Just in the past month alone, I’ve been a source for both Oprah Magazine and Glamour UK.
I mostly develop these contacts through interpersonal networking whenever possible, but for the most part, they come from people finding me and reaching out directly, usually from Google or another article where I have been a source.
That said, in the beginning, when major media wasn’t interested in my story yet, it was more about guest blogging for any site stronger than mine that I admired and was in my niche.
I pitched and networked with other travel bloggers and wrote guest posts for them as much as I could, and this helped a lot with my early growth.
The Path to Her Current Revenue
It took about 6 years to get to this point, but that’s to be at the point that we’re in the mid-six-figures in topline. It was providing a liveable wage to me from about year two.
That said, I lived cheaply. I traveled in Southeast Asia for two years, only stayed in shared dorms, hitchhiked when the money got really tight, and never gave up.
I recommend that anyone starting out should freelance as well. It’s what I did in the beginning to make ends meet.
Traffic has been going up and down lately due to current events, but I get anywhere between 450k-500k pageviews per month.
Kristin Addis’ Three Favorite Tools
The main tools I use in my business are:
- Google and YouTube Analytics: I’m a big analytics nerd. I’m always diving as much as I can into both Google and YouTube analytics.
- Where exactly are people dropping off?
- If I’ve lost some footing on a post, why is that?
- Who replaced me and what can I do to get that #1 spot back?
- Ahrefs: I also use Ahrefs, but for anyone whose budget doesn’t allow for a tool that costly, I really liked SwissMadeMarketing’s SEO Cockpit before I switched.
- Final Cut Pro: Finally, I love Final Cut Pro for editing. It takes things up a notch and is so much more robust than iMovie.
Her Greatest Challenge
My main challenges have mostly been things that are beyond my control.
You can be doing everything right, but then things can change and you’re forced to innovate, and quickly.
When I started, Twitter was all the rage, then came Facebook pages. Facebook algorithm changes have effectively killed that though, and maybe Instagram is following.
So then what’s next?
Anyone who isn’t ready to kill their darlings and move on is going to be left in the dust. And that creates amazing opportunities but also forces you to constantly change your business plans.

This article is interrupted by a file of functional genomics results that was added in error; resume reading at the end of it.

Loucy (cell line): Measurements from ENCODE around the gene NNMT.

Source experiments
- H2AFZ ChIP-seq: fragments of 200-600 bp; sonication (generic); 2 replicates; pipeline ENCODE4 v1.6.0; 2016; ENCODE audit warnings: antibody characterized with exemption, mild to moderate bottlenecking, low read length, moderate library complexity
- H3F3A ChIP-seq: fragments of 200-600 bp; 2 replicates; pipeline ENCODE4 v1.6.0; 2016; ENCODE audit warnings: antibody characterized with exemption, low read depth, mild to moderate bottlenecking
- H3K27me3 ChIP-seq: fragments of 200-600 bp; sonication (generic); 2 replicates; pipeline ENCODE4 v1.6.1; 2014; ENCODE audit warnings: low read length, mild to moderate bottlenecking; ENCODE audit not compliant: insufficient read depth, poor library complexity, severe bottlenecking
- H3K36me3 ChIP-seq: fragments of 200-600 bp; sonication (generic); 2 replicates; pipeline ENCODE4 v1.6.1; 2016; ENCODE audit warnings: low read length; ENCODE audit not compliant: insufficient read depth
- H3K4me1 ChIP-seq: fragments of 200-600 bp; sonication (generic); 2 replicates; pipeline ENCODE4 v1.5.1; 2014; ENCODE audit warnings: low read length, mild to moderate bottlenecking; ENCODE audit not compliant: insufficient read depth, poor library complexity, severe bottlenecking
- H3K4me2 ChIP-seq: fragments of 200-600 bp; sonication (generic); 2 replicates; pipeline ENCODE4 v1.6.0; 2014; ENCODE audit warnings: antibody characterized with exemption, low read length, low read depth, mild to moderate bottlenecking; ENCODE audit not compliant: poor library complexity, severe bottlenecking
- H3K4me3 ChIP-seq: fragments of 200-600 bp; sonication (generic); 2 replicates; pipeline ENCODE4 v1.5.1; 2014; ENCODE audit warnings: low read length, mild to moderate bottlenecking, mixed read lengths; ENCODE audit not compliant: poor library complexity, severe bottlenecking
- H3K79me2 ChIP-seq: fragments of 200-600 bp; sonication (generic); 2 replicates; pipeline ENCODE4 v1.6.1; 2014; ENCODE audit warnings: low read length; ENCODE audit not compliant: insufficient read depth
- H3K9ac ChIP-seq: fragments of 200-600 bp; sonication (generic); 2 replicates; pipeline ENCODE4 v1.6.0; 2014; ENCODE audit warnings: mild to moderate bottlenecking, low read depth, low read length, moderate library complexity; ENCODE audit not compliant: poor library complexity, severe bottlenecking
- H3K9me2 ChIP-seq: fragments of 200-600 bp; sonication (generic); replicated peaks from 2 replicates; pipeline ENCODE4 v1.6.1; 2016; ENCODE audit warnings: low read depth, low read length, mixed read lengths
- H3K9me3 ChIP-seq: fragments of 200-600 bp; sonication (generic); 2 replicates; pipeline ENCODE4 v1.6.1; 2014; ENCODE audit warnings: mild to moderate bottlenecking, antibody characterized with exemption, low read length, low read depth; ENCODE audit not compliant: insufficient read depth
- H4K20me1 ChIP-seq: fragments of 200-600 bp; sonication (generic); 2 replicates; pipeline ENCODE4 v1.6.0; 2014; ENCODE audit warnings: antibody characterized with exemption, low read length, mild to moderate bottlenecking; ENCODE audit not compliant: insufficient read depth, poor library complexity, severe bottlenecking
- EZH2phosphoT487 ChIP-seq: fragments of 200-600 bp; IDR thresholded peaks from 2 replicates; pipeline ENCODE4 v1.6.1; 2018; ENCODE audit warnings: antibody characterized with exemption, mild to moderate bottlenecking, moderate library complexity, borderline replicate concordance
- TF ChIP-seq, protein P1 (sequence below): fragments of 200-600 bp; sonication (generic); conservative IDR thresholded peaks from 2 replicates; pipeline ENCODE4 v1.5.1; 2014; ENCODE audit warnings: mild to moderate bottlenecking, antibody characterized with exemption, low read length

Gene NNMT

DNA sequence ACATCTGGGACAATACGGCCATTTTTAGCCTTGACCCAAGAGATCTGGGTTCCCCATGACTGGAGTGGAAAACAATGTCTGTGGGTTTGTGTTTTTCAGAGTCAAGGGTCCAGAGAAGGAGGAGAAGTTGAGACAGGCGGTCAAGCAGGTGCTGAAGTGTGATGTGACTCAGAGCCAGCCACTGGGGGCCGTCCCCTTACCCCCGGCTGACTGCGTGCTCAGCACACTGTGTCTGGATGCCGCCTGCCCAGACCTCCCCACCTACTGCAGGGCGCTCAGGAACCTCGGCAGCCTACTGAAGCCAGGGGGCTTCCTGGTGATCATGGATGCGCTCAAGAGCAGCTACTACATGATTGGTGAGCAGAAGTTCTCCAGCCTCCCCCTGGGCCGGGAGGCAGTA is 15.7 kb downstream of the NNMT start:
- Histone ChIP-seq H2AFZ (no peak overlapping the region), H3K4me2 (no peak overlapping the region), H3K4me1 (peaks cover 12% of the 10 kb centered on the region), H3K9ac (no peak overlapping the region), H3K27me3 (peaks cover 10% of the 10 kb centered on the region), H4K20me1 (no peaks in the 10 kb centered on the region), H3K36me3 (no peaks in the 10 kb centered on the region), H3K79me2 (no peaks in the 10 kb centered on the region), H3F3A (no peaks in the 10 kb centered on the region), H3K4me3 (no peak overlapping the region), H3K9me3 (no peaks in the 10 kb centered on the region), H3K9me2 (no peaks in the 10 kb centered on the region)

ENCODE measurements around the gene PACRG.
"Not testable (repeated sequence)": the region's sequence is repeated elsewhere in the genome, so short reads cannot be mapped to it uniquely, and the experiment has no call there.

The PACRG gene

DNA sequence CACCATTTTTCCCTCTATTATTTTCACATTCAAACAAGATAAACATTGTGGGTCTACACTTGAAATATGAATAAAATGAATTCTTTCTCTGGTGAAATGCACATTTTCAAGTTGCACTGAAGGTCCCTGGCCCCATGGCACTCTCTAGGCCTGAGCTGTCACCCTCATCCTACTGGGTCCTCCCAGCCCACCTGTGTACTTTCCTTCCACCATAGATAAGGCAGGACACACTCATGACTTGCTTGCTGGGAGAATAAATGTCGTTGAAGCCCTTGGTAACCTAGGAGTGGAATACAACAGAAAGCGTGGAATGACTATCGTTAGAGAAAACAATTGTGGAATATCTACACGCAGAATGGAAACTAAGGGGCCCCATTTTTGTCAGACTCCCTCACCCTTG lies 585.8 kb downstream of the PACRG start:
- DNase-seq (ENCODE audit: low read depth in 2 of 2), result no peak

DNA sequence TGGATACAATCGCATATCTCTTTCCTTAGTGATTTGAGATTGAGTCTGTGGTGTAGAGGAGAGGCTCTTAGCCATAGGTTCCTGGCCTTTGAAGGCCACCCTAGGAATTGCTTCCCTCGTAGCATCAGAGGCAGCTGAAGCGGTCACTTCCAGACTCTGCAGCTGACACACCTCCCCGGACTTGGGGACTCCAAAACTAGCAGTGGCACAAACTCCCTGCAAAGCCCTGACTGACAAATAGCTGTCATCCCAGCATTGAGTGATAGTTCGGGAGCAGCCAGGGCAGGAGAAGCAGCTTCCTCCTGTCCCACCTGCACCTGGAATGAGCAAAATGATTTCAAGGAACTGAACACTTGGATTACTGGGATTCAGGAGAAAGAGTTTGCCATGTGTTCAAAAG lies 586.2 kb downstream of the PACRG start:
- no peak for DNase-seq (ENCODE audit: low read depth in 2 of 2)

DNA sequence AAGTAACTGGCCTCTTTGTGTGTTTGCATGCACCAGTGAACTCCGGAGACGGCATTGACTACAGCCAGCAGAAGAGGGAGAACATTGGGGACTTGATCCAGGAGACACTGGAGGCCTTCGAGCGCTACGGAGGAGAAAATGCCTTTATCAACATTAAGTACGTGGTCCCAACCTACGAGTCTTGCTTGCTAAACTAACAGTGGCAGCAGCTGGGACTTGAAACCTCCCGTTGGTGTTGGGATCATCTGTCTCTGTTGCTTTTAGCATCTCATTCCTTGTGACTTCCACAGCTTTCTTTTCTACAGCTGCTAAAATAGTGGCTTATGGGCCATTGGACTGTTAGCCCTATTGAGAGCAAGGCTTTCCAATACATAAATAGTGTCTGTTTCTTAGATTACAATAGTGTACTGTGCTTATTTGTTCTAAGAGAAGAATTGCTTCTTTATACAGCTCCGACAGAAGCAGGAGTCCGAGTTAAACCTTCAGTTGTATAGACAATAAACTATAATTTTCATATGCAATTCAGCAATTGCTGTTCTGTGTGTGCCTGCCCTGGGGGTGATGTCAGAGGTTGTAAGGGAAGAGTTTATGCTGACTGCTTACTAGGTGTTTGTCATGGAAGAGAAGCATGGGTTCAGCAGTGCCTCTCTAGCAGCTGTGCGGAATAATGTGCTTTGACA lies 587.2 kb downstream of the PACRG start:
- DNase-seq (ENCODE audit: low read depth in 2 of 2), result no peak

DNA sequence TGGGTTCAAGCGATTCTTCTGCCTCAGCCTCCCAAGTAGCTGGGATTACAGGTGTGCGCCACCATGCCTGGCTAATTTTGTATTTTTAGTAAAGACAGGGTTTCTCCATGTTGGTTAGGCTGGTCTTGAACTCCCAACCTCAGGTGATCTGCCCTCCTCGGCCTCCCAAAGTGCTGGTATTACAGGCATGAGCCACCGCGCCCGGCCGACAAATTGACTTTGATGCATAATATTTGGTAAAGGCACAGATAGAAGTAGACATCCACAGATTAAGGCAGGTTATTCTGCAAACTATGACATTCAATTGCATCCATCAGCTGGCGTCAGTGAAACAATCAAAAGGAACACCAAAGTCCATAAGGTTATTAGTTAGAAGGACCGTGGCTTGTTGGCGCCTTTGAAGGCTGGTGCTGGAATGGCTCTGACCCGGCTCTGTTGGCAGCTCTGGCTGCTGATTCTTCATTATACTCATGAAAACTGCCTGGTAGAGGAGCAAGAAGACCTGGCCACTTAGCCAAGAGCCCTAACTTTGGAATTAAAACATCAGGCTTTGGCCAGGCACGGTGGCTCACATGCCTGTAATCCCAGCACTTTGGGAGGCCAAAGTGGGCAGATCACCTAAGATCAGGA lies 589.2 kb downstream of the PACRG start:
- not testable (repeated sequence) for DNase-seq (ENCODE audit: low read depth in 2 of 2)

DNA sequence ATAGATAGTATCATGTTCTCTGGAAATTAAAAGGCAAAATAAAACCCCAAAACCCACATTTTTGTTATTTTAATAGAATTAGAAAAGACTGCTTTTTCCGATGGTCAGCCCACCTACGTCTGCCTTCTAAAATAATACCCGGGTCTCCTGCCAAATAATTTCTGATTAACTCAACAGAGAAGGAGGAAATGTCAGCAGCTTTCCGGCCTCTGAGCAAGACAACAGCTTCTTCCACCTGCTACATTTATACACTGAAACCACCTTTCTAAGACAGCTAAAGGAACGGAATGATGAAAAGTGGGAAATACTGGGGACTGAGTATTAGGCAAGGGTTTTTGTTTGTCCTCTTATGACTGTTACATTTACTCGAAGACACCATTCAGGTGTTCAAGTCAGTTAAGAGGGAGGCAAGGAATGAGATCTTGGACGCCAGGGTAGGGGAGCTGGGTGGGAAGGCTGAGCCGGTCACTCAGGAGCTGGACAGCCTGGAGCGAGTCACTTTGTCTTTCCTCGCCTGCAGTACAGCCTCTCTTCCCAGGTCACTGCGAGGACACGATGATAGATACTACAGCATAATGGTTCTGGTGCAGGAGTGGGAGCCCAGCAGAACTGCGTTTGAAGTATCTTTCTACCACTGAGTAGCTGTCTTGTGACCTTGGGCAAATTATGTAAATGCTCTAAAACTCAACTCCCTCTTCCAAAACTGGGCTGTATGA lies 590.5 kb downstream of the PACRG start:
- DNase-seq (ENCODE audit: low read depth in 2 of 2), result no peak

Kristin’s Biggest Accomplishment
I’m most proud of helping people change their lives.
It’s definitely the most rewarding part of the whole thing. When someone reaches out to me and tells me that they planned a solo trip, that it was empowering, and that it changed the course of their lives—because it totally has the power to do that—I know that everything is worth it.
Sometimes the people reading my site have no support in their immediate circles, and solo traveling can be the most life-changing event for a person, and I love that people, especially women, often find the encouragement they need from my site and social channels.
What Kristin Addis Wishes She Knew Back Then
I honestly don’t even go there. I can’t go back and redo anything. Everything that I did led me to where I am and it was always right on time and I trust in the process, so I don’t look back and apply any wish-i’d-knowns or what-ifs.
Her Main Mistake
I wish that I had understood how important Instagram was going to be from the beginning.
It didn’t occur to me that I needed to be putting way better photos up there from day one. I would just snap them with my phone and put the worst filters on them.
And yet, I was taking really good photos for the blog with my camera! I don’t know why I didn’t think of editing those and then uploading those versions of the photos. But you live and you learn.
Kristin’s Advice for Other Entrepreneurs
My advice would be to differentiate as much as you can.
It has never been more important to have a defined niche. But I feel like that is relatively easy to find, because it’s your passion. It’s you. Put yourself into what you do.
And know that nobody is really an overnight success. I think the most important ingredients for success are a willingness to keep learning, and grit.